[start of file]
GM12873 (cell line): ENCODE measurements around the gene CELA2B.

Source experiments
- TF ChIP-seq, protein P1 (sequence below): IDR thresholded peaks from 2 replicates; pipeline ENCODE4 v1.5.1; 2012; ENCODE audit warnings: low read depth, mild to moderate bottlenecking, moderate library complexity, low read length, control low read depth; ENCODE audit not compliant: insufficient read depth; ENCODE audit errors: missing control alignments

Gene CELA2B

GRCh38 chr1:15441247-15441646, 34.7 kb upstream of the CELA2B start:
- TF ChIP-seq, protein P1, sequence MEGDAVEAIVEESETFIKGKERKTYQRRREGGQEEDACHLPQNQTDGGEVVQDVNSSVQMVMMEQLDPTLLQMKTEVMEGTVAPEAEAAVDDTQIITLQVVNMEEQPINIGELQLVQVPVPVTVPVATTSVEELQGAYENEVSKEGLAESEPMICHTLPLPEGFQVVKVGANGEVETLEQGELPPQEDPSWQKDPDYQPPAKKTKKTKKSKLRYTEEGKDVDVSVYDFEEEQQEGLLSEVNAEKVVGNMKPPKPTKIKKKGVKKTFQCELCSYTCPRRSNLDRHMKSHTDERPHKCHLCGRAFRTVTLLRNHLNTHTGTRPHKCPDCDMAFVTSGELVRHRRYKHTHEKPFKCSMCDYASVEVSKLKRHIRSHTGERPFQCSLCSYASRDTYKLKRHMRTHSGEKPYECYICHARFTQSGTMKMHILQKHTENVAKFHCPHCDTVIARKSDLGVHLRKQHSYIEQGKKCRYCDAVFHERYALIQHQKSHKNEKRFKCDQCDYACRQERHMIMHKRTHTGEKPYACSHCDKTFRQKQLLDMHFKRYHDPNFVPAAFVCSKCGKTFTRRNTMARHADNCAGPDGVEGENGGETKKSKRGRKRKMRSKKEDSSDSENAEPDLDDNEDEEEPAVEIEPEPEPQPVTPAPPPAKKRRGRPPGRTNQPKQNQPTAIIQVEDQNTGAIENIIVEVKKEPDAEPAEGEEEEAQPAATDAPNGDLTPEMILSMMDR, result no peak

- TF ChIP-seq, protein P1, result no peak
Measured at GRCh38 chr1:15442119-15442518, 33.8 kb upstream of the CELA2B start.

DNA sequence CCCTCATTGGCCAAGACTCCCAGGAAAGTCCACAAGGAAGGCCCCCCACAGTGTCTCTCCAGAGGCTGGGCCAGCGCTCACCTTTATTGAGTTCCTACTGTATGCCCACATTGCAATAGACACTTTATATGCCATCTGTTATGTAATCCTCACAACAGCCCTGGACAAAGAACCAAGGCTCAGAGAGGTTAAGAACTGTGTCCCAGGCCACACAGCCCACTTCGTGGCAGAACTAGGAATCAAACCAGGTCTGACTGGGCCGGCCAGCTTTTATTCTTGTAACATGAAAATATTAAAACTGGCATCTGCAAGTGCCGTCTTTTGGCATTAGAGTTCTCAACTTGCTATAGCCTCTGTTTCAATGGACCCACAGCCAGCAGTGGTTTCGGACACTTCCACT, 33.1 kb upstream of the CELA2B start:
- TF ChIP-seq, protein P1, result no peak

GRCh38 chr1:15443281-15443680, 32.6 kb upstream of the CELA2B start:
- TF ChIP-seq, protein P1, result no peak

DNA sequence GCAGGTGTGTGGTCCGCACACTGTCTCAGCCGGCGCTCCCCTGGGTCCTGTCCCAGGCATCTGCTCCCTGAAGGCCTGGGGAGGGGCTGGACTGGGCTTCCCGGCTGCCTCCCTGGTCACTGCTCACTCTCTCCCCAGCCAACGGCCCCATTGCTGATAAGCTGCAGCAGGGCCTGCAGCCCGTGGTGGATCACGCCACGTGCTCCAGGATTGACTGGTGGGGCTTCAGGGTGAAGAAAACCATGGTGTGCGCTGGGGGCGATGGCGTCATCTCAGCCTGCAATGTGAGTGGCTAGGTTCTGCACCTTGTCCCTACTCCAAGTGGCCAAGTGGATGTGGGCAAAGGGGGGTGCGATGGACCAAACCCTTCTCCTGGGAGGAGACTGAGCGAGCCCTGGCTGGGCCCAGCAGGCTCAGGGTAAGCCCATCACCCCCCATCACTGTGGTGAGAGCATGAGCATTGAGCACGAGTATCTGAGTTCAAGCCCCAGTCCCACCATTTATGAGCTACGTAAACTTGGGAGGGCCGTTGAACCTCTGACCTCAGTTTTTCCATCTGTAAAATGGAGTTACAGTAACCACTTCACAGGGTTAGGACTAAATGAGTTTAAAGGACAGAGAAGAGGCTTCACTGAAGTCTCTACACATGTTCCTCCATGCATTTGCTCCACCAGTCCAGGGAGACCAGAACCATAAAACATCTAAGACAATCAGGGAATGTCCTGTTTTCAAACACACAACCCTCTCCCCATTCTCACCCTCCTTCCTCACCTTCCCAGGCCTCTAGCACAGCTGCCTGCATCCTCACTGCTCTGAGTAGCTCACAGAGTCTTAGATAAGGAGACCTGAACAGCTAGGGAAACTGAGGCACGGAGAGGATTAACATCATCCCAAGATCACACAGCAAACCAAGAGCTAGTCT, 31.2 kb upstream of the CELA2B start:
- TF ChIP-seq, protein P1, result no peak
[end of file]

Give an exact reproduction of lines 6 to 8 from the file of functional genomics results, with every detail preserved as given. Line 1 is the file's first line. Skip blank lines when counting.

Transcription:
- TF ChIP-seq, protein P1, sequence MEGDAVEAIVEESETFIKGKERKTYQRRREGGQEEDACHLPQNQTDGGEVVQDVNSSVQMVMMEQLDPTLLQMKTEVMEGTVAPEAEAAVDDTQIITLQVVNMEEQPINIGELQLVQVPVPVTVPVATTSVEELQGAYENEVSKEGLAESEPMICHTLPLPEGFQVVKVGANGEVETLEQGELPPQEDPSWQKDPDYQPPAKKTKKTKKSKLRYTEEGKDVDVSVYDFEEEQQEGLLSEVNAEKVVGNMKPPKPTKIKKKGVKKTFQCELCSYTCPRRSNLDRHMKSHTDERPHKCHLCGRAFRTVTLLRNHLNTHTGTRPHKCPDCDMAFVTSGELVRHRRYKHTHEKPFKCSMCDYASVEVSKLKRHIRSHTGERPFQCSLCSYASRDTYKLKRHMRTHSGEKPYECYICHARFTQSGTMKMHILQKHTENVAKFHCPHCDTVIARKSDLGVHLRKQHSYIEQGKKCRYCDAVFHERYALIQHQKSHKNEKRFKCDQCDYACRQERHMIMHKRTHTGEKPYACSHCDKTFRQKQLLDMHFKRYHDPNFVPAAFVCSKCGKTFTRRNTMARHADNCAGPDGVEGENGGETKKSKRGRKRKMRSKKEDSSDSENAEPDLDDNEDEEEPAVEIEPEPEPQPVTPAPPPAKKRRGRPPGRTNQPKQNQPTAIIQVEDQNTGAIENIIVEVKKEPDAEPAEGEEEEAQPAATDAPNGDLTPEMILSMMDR, result no peak

- TF ChIP-seq, protein P1, result no peak
Measured at GRCh38 chr1:15442119-15442518, 33.8 kb upstream of the CELA2B start.